5.45 in the morning. I'm lying in bed, weeping.
So far, so standard for the parent of a shitty sleeper.
For 14 months, I've been woken up several times a night by my wailing child. On many of those nights I've found myself crying too. Desperation, sheer exhausted misery, and - of course - burning torturous maternal guilt.
Why can't I make this baby sleep; I'm a useless mother; shit I can't believe I actually just contemplated throwing her across the room; I'm doing this all wrong.
The motherhood manuals lied to me. My baby didn't sleep 'like a baby'. I want to scrawl 'FUCK YOU' in jagged red pen on the pics of tots blissfully asleep in their cots. My reality was altogether different.
Daytimes presented their own particular challenges. My daughter REFUSED to sleep unaided or in a horizontal position. 'Nap when the baby naps' is NO FUCKING GOOD when your baby won't let you put them down.
For half a year our naptime routine involved a gym ball, a sling, and a YouTube video of hairdryer white noise. Bouncing dog-tired for hours on a sphere of rubber was far preferable to vigorous step-ups (noooooooooo), our only other nap technique.
Some people raised eyebrows but it worked. Plus, the bouncing sorted out my leaky pelvic floor.
So I bounced, I read, I googled, I yawned. I downed endless cups of tea (eep, maybe it's the caffeine keeping her up?) and mainlined Hobnobs.
And I obsessed. OH MY FUCKNESS I obsessed. I maintained intricate sleep records for months in hope we'd crack the code of baby slumber (we didn't).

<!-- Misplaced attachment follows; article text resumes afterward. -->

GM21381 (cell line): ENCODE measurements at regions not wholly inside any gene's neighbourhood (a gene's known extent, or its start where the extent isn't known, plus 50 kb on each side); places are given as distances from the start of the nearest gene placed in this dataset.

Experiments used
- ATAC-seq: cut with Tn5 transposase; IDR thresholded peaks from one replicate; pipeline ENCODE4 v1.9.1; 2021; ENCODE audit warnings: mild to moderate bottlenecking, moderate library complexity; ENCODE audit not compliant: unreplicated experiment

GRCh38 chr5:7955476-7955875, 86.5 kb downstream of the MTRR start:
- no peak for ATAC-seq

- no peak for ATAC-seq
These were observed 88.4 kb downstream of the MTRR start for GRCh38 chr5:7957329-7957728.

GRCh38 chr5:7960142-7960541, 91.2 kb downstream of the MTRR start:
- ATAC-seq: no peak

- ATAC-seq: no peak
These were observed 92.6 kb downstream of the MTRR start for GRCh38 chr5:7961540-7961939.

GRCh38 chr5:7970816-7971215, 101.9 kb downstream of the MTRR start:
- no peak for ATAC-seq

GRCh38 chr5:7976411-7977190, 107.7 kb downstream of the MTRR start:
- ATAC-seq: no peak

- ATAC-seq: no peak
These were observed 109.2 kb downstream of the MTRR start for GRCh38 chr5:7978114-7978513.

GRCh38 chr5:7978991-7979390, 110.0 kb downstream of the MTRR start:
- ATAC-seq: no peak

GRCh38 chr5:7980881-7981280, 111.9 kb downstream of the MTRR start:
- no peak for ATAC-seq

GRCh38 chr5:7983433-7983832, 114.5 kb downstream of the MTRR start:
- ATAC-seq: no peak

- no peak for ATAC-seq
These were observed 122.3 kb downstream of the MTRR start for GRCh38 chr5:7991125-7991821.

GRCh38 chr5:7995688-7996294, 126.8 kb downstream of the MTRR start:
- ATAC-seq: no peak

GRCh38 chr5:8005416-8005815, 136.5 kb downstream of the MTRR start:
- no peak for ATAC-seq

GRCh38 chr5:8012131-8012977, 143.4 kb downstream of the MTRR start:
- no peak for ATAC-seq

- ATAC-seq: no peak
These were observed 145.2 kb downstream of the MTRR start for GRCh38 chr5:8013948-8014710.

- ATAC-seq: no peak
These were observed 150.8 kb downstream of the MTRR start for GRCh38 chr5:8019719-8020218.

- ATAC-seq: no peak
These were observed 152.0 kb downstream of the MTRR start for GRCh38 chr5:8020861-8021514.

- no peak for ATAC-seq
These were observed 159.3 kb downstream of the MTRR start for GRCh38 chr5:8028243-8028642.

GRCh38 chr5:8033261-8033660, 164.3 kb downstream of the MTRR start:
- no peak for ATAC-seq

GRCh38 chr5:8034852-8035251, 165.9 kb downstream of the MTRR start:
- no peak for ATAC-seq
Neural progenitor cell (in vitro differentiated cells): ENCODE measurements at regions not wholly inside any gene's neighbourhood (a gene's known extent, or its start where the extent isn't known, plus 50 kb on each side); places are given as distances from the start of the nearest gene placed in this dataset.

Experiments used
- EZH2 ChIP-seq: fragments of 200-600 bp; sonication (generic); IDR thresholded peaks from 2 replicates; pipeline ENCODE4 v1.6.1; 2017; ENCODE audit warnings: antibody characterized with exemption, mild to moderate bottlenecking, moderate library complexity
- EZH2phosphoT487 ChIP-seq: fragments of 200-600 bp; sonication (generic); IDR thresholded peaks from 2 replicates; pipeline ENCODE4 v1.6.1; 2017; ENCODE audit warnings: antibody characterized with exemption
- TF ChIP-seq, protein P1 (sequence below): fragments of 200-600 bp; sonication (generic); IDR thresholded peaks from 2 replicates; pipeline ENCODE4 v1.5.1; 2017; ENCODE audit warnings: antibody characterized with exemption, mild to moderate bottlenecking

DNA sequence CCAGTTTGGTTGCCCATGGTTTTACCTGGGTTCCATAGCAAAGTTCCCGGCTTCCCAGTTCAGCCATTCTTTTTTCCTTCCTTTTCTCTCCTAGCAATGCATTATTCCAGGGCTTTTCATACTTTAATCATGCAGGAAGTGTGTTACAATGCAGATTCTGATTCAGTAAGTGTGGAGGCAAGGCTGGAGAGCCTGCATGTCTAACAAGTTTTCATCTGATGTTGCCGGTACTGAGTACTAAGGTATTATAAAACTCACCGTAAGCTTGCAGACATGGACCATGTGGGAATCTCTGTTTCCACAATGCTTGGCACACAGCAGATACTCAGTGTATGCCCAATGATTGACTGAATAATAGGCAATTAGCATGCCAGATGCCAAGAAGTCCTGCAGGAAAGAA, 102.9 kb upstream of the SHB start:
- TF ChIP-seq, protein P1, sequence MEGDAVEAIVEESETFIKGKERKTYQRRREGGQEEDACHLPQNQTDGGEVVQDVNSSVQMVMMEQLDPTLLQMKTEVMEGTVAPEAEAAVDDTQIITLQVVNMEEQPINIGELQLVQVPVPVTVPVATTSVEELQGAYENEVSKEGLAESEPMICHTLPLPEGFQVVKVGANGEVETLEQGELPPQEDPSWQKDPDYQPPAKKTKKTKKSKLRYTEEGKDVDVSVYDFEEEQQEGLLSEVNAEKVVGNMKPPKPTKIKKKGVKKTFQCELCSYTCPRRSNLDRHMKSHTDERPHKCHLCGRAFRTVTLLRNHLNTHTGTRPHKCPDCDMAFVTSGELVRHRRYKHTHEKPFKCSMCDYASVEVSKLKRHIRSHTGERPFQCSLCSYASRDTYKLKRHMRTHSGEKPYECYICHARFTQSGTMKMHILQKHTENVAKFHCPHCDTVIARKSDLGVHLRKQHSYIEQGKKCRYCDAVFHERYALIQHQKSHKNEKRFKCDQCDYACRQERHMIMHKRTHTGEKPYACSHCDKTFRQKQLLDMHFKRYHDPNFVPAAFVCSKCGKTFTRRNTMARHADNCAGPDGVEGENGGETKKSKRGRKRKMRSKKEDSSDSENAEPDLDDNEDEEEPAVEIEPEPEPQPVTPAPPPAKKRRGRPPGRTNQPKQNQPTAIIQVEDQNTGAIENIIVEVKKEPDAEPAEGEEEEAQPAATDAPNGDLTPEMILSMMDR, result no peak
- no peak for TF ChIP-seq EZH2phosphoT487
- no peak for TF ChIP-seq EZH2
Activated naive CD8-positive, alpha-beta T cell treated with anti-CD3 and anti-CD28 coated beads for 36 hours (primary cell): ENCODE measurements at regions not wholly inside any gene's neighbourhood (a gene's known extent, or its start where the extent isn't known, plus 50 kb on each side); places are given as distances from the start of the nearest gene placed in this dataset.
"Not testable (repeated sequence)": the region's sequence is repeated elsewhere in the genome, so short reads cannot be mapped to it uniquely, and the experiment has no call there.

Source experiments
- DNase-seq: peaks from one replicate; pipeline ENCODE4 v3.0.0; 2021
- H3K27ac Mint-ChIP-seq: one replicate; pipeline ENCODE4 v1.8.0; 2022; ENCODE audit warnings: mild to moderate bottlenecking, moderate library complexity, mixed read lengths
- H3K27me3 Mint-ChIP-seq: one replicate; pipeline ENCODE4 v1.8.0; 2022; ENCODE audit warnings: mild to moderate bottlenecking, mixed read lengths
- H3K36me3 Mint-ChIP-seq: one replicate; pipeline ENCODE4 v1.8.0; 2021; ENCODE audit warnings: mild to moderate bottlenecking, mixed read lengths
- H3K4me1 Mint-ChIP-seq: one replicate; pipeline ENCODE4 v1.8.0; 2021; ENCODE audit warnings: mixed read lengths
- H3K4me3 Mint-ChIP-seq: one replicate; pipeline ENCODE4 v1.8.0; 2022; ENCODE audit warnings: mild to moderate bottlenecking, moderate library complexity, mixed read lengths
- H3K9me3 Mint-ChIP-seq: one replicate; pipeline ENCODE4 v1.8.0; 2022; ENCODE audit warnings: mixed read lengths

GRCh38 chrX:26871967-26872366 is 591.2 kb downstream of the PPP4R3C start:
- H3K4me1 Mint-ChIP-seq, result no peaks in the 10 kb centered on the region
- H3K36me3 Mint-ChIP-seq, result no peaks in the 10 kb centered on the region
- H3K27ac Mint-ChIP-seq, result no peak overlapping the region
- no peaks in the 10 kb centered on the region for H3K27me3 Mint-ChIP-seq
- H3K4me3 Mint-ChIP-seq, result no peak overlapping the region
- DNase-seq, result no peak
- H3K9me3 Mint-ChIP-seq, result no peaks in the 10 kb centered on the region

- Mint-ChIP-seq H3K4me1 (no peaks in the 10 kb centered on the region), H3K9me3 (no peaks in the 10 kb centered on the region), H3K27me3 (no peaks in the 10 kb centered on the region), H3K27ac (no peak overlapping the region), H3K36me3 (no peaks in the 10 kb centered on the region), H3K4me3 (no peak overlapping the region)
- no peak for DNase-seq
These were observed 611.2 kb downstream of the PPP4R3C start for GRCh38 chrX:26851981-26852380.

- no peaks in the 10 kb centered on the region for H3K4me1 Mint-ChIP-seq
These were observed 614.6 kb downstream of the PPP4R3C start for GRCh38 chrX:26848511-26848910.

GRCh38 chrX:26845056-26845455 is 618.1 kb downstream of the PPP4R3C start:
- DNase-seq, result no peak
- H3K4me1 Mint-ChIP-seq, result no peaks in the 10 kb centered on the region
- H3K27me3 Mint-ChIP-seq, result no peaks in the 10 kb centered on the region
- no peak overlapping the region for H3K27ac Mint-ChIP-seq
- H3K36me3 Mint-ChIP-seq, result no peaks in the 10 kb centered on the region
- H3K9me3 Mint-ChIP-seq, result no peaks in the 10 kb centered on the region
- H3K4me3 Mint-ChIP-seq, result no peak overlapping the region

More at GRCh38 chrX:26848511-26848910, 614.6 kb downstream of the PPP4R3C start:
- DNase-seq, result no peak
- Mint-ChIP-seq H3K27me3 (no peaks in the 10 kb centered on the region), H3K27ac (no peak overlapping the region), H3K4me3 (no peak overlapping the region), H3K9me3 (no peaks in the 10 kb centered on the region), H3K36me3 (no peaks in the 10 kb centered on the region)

I lurked on a thousand forums, confused by the conflicting advice, judging myself and all the other mothers in the world; feeling bad for not being tough enough for hardcore sleep training, feeling bad for even considering hardcore sleep training, feeling bad for occasionally limply attempting hardcore sleep training and then giving up because I just. wanted. to. fucking. sleep. and it tore my hippy heart to shreds hearing my child cry out for me.
Whatever I did or didn't do, it wasn't right.
And I was SO. TIRED.
And then, at seven months, apropos of nothing, Maya agreed to nap in a cot.
We put the gym ball away, bringing an end to the silent nap judgement. I got a few hours to refuel for the multiple wake-ups at night.
But nonetheless by eleven months I was spent. I called a strike on getting out of bed, and lovely husband instead brought the babe to me for night-time boob feeds. I felt stupid for starting to co-sleep (danger! creating a rod for your back! yadayaya) and simultaneously felt stupid for not having tried co-sleeping before (cozylovey and so much comfier than wrenching neck snoozing tits out in a chair).
By her first birthday, I was entirely inconsistent in my reactions to her wakings - cry it out one day, earth mother the next - and I resigned myself to fact I was DEFINITELY doing it all wrong. I was a pathetic parent, but too angsed-out to care.
And I paid my dues. The thirteen month sleep regression saw her quit naps and wake up to TEN TIMES A FUCKING NIGHT.
I looked wearily at motherhood manuals again.
But then, but then, last night.
I put her down at seven, and myself down at half ten.
Seven hours later I wake, birds chirping dawn streaking sweating confused rock-hard tits. No baby breathing next to me.
Baby must still be in cot.
Baby must have SLEPT THROUGH! At last!!!!!!!
Baby could be dead.
I mean. She could be dead...
A little pallid corpse waiting for me next door.
I wonder how I could survive without her.
And I realise just how much I love her (inestimable amounts).
And the tears come.
And I WILL her to wake up.
And, eventually she does. All by herself.
This post was first published on Lotte Lane's blog. Lotte is due to have her second child very soon and is very much looking forward to not sleeping all over again.